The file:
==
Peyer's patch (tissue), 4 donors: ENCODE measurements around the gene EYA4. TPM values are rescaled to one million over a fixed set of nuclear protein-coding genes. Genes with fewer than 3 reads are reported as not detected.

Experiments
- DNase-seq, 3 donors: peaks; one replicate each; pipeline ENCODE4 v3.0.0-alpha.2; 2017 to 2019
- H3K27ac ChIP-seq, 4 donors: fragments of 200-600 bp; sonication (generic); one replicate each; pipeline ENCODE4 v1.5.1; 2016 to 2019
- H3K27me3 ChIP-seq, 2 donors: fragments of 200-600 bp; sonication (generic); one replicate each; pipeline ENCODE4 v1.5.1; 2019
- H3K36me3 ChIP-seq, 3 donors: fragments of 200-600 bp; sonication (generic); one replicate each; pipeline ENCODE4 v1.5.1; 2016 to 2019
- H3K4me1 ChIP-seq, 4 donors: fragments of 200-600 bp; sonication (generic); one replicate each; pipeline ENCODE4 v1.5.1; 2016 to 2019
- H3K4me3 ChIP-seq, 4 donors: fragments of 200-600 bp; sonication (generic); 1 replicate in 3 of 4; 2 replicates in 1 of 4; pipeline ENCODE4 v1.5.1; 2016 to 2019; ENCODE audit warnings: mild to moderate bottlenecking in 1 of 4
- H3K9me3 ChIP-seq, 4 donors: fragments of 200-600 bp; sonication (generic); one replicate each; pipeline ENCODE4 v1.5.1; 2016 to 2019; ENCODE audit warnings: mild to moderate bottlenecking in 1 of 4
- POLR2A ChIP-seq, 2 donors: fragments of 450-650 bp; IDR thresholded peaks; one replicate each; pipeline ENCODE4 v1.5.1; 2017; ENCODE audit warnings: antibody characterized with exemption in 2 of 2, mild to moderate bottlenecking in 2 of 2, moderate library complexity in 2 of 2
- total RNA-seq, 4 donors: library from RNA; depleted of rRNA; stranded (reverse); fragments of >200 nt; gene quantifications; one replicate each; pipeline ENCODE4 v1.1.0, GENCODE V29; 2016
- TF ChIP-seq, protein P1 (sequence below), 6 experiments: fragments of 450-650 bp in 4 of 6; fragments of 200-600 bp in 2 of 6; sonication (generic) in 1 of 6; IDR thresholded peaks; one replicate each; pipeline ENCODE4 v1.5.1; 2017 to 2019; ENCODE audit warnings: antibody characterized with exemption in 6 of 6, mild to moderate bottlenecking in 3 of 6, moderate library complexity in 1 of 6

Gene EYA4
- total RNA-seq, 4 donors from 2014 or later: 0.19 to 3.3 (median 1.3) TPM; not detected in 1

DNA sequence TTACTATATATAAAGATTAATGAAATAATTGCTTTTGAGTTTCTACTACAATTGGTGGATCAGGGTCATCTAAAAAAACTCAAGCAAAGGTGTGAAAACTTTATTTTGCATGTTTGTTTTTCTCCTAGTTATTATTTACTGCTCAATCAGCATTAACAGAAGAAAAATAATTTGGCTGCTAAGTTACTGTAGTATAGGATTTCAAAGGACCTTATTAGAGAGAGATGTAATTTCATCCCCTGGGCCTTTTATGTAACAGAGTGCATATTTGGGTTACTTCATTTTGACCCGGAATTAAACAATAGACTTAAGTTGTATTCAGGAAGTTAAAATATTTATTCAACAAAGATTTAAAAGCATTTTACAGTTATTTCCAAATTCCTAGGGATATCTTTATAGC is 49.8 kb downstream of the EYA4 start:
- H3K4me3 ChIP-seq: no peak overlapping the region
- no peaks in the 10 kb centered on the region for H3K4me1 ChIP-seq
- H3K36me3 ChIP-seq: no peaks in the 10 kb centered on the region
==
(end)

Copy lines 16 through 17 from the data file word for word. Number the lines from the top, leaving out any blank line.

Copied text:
- H3K4me3 ChIP-seq: no peak overlapping the region
- no peaks in the 10 kb centered on the region for H3K4me1 ChIP-seq